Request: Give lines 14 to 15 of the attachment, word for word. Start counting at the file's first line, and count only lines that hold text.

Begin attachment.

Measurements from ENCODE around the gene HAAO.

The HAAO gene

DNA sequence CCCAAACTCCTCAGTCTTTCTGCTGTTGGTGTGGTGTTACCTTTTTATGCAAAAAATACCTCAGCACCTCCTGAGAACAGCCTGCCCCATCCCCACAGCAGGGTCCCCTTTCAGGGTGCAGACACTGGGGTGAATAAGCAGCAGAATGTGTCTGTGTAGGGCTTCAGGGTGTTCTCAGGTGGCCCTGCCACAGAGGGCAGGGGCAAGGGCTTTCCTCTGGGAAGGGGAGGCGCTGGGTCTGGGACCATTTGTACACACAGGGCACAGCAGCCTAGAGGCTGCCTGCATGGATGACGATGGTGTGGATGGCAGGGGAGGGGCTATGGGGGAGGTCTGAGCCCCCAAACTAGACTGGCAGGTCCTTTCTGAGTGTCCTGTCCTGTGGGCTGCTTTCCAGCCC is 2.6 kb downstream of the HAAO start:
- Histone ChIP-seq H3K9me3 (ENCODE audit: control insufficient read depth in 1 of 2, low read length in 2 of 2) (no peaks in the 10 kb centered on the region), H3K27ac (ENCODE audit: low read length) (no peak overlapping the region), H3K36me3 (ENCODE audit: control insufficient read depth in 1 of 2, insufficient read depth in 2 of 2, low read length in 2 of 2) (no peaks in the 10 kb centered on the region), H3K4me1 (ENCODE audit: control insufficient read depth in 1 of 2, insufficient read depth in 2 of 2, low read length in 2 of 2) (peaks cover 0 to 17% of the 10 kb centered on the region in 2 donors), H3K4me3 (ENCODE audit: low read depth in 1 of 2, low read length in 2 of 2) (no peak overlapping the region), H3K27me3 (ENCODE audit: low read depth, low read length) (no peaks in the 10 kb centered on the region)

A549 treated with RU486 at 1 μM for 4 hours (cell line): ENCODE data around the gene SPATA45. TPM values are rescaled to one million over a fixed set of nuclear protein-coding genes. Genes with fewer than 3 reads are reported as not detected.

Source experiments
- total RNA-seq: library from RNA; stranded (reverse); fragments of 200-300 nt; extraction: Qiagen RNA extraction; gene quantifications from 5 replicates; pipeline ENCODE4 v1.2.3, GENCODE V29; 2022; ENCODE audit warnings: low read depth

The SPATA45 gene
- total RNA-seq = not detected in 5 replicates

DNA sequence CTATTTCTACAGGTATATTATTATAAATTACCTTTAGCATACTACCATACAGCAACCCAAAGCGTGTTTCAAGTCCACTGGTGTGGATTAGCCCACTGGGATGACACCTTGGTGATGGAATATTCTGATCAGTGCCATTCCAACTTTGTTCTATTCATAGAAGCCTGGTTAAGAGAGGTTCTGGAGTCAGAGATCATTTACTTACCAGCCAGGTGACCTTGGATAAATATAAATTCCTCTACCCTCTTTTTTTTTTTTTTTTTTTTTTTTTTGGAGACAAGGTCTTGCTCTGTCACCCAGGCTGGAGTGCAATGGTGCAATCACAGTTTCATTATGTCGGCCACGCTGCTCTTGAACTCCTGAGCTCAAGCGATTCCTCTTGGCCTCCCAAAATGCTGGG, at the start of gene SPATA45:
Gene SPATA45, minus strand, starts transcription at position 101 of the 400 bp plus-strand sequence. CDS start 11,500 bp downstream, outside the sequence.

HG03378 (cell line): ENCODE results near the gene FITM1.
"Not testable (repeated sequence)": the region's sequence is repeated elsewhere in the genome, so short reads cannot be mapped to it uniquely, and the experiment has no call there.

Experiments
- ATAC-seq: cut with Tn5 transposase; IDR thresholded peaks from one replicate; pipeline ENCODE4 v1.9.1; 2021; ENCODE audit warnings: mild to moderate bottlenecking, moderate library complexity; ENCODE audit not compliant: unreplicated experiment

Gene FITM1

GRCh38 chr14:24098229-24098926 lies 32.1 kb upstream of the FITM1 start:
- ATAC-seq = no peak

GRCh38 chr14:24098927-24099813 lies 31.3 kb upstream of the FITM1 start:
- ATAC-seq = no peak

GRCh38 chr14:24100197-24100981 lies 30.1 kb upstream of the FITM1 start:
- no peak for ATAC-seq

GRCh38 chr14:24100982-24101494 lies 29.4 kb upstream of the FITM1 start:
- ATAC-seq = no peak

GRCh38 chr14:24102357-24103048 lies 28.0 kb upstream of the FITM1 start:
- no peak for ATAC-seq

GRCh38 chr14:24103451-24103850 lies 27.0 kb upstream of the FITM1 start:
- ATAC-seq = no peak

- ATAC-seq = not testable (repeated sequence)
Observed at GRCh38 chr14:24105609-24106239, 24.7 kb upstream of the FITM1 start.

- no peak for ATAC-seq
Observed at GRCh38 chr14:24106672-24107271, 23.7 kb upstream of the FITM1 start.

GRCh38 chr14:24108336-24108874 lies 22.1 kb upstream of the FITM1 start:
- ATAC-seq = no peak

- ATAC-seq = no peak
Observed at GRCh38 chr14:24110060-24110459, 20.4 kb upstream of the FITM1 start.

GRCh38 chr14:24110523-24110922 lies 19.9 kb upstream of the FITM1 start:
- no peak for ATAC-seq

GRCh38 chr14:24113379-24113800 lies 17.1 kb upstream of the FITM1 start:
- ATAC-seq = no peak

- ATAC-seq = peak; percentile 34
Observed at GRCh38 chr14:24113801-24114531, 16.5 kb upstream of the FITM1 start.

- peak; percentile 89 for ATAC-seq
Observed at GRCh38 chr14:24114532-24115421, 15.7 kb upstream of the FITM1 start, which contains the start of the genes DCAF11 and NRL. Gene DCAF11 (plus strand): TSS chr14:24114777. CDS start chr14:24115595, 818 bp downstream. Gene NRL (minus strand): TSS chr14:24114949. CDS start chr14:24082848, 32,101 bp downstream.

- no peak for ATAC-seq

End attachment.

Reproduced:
Experiments
- ATAC-seq: cut with Tn5 transposase; IDR thresholded peaks from one replicate; pipeline ENCODE4 v1.9.1; 2021; ENCODE audit warnings: mild to moderate bottlenecking, moderate library complexity; ENCODE audit not compliant: unreplicated experiment